Data protection officers WP29: guidelines
When the GDPR comes into force in May 2018, it will be mandatory for certain data controllers and processors to designate a Data Protection Offcer (DPO).The background
When the GDPR comes into force in May 2018, it will be mandatory for certain data controllers and processors to designate a Data Protection Offcer (DPO). This will be the case for all public authorities, and for other organisations that:
• regularly and systematically monitor individuals on a large scale as a core activity, and/or
• process special categories of personal data and/or data relating to criminal records on a large scale.
The guidelines recommend that, unless it is obvious that an organisation is not required to designate a DPO, controllers and processors should document the internal process they carry out to determine whether a DPO should be appointed. When an organisation appoints a DPO on a voluntary basis, the same requirements under the GDPR apply to them as if their appointment was mandatory (eg independence, freedom from unfair dismissal, publication of contact details etc).
“Public authority or body”: national, regional and local authorities and private organisation carrying out public tasks/exercising public authority.
“Core activities”: the key operations necessary to achieve the controller/processor’s goals (eg the core activity of a hospital is healthcare). So activities which are “an inextricable part” of the controller’s pursuit of its goals are covered.
“Large scale”: not defined in the GDPR, but WP29 recommends considering the following factors: the number of data subjects concerned; the volume of data being processed; the duration or permanence of the data being processed; and the geographical extent of processing. Examples of large scale processing includes the processing of personal data for behavioural advertising by a search engine and the processing of data (content, traffc, location) by a telco or ISP.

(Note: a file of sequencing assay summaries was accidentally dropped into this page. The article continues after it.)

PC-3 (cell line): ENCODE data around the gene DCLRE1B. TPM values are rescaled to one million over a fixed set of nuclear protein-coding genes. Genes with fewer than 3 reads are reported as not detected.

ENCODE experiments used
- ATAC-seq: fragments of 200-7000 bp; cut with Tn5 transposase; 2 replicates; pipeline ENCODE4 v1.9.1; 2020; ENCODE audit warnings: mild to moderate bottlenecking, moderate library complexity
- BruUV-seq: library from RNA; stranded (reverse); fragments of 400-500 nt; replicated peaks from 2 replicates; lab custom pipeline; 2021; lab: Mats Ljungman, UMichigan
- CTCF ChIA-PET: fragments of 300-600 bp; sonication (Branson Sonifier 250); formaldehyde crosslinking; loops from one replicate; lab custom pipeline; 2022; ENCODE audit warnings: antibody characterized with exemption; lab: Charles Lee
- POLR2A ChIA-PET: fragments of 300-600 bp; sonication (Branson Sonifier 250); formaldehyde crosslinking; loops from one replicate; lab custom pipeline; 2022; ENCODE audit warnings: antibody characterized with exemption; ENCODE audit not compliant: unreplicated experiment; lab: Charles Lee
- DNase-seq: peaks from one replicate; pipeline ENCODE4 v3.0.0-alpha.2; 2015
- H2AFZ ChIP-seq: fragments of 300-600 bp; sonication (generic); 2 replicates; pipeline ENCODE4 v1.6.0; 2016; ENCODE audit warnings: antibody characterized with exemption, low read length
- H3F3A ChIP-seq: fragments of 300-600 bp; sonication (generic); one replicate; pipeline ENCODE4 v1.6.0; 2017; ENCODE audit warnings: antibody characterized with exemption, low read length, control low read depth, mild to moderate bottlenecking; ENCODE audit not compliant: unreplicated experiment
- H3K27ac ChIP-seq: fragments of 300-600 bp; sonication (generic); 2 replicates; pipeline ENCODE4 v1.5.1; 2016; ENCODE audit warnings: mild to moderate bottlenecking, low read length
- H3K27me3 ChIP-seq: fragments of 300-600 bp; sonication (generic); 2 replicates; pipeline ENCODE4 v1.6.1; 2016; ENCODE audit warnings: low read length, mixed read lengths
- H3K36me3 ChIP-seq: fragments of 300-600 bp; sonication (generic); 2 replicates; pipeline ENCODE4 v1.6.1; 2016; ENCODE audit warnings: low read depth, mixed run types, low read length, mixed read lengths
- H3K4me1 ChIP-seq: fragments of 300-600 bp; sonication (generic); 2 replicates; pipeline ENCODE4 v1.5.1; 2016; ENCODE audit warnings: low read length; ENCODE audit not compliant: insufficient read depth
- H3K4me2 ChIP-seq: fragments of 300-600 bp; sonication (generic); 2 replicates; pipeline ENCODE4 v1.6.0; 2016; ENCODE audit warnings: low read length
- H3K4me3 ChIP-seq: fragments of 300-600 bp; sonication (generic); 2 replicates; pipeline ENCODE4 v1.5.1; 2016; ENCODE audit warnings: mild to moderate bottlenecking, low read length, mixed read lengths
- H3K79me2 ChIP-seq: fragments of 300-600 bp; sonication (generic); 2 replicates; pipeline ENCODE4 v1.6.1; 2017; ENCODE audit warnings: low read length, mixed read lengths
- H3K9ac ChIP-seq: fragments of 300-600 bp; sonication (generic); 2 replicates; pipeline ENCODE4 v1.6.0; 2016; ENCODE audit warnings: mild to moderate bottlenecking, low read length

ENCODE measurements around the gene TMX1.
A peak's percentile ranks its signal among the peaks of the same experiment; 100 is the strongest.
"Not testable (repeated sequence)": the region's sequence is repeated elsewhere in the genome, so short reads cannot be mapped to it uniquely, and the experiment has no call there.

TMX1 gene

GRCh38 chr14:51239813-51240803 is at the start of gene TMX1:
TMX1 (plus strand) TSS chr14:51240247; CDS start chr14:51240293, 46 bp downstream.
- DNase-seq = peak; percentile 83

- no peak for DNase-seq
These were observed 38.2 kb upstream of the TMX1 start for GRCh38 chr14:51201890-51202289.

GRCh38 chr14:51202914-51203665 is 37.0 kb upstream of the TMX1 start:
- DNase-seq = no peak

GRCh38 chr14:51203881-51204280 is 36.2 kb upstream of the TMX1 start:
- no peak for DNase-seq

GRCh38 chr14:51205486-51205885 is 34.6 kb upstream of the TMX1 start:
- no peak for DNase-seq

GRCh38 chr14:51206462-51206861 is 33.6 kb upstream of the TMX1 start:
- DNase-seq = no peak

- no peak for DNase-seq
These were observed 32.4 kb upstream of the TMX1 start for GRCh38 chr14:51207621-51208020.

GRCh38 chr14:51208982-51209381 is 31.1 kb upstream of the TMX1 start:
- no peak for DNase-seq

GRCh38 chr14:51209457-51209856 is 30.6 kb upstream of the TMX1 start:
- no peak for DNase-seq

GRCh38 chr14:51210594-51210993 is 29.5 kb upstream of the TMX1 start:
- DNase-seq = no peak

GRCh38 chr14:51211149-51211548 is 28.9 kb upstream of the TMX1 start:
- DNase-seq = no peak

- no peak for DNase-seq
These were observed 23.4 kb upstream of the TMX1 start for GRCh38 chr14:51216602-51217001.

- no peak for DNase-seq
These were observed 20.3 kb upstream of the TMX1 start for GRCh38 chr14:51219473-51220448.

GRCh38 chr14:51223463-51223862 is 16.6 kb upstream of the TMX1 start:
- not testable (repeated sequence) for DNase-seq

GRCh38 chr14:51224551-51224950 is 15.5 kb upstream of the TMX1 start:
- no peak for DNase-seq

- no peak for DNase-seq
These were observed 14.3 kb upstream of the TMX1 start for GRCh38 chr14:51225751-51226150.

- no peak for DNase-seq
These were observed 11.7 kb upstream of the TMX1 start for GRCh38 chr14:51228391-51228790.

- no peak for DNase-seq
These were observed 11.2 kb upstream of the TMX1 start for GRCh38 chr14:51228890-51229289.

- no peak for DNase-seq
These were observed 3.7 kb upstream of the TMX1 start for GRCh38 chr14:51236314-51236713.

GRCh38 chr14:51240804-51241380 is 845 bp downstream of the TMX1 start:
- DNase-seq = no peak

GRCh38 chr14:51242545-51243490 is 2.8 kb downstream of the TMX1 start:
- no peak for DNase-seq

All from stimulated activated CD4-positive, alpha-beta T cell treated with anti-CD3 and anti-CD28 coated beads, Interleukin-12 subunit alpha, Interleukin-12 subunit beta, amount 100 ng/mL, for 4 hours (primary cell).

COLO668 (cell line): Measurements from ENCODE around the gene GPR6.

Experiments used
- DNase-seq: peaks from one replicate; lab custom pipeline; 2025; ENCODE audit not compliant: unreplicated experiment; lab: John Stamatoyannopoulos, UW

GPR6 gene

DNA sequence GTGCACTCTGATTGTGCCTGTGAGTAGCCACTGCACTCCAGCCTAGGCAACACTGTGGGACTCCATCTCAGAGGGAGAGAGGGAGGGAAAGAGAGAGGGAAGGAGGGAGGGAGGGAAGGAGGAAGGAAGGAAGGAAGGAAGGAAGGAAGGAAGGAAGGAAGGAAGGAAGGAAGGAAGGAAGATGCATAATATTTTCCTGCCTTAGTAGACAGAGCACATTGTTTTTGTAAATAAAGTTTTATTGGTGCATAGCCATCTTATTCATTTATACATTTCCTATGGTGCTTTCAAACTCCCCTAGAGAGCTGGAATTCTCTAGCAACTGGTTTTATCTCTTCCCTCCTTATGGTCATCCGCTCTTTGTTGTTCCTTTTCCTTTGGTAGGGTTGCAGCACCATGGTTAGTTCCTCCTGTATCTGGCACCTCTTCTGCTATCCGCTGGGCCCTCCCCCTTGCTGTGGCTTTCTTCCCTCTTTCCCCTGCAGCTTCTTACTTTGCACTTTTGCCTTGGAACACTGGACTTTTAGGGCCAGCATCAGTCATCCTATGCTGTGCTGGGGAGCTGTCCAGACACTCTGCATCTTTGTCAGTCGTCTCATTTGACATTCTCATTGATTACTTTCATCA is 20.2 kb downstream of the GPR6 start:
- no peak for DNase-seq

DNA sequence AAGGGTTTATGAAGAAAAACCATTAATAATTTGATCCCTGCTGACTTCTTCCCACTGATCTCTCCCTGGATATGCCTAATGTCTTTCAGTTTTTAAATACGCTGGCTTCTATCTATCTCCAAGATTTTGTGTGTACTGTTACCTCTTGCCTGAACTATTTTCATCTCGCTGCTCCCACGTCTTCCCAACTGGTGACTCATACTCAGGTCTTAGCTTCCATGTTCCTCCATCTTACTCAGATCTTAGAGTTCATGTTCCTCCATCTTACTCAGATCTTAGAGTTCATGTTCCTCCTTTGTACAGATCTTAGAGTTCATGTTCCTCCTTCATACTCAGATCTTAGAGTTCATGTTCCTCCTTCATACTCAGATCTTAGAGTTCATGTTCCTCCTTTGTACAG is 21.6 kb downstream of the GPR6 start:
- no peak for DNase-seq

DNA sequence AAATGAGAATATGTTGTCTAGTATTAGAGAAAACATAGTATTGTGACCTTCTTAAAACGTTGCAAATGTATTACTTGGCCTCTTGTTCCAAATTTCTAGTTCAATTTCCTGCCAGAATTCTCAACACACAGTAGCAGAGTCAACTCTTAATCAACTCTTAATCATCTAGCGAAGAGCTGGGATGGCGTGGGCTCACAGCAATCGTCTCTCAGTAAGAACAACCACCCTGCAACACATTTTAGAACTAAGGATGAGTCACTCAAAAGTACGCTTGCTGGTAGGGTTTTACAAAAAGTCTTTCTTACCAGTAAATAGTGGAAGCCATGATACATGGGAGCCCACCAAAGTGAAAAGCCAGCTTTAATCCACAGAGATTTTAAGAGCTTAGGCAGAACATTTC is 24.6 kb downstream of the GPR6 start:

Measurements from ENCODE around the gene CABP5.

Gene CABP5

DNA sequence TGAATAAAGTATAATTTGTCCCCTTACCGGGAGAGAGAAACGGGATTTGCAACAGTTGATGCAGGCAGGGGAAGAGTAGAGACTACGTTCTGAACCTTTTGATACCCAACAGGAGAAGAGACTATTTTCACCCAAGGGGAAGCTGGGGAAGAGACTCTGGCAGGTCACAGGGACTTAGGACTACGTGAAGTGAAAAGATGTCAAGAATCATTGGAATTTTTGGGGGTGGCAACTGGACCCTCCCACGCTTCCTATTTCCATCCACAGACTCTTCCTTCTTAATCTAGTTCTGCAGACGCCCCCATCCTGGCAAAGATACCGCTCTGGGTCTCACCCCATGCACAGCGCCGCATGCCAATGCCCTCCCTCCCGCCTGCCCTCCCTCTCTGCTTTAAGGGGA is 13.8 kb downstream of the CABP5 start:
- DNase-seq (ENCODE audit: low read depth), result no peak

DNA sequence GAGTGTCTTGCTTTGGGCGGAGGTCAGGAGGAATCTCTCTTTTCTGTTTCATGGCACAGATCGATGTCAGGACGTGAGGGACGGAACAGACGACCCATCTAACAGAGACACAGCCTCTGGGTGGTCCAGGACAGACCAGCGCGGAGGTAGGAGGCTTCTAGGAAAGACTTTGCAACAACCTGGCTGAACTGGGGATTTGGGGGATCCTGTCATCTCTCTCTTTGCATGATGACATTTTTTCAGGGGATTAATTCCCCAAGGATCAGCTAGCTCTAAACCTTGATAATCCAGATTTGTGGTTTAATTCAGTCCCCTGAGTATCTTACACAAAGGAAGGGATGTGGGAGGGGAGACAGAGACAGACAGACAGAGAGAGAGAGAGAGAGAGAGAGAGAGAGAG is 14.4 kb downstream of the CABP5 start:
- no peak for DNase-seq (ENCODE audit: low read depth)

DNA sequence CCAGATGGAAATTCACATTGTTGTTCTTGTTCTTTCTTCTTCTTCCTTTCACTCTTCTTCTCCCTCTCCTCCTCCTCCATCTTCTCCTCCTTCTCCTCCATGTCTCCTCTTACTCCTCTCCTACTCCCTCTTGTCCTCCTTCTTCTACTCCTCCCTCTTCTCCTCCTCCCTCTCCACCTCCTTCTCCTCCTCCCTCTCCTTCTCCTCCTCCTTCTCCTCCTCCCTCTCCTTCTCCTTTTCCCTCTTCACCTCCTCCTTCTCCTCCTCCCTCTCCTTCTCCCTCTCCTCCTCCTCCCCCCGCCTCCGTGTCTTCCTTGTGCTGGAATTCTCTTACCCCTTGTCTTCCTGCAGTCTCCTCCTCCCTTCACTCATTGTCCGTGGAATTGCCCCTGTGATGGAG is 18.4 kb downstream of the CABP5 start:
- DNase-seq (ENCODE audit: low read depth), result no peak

“Regular and systematic monitoring”: again, not defined in the GDPR, but the guidelines say it includes all forms of tracking and profiling on the internet, including for online behavioural advertising, locating tracking, fitness/health data tracking, CCTV and connected smart devices. The concept of monitoring is not limited to the online environment.
Expertise and skills of the DPO
Article 37(5) GDPR provides that the DPO “shall be designated on the basis of professional qualities and, in particular, expert knowledge of data protection law and practices and the ability to fulfil the tasks referred to in Article 39”. The Guidelines suggest that the level of expertise should be commensurate with the sensitivity, complexity and amount of data an organisation processes.
The DPO’s role
Pursuant to the GDPR, DPOs should:
• be involved in all data protection issues
• be given the resources necessary to carry out their tasks
• assist the controller/processor to monitor internal compliance
• have due regard to the risk associated with the processing operations
• provide advice to the controller/processor where requested regarding any data protection impact assessment.
DPOs should not:
• be instructed in how to deal with a matter, eg being told what result should be achieved, how to investigate a complaint or whether to consult the supervisory authority
• be dismissed or penalised for performing their duties.
The data controller/processor, not the DPO personally, is responsible for any noncompliance with the GDPR.
Why is this important?
Failure to appoint a DPO in circumstances where one is required is surely one of the quickest ways to breach the requirements of the new GDPR. If a business were to fail to do this, and then have a data breach, one can see a regulator quickly lining up a significant fine under the extended fining parameters (€20m or 4% of total worldwide annual turnover).
Any practical tips?
If the GDPR requires you to have a DPO, and you do not have one already, then you had better find one quick. Salaries tend to inflate in a high demand market …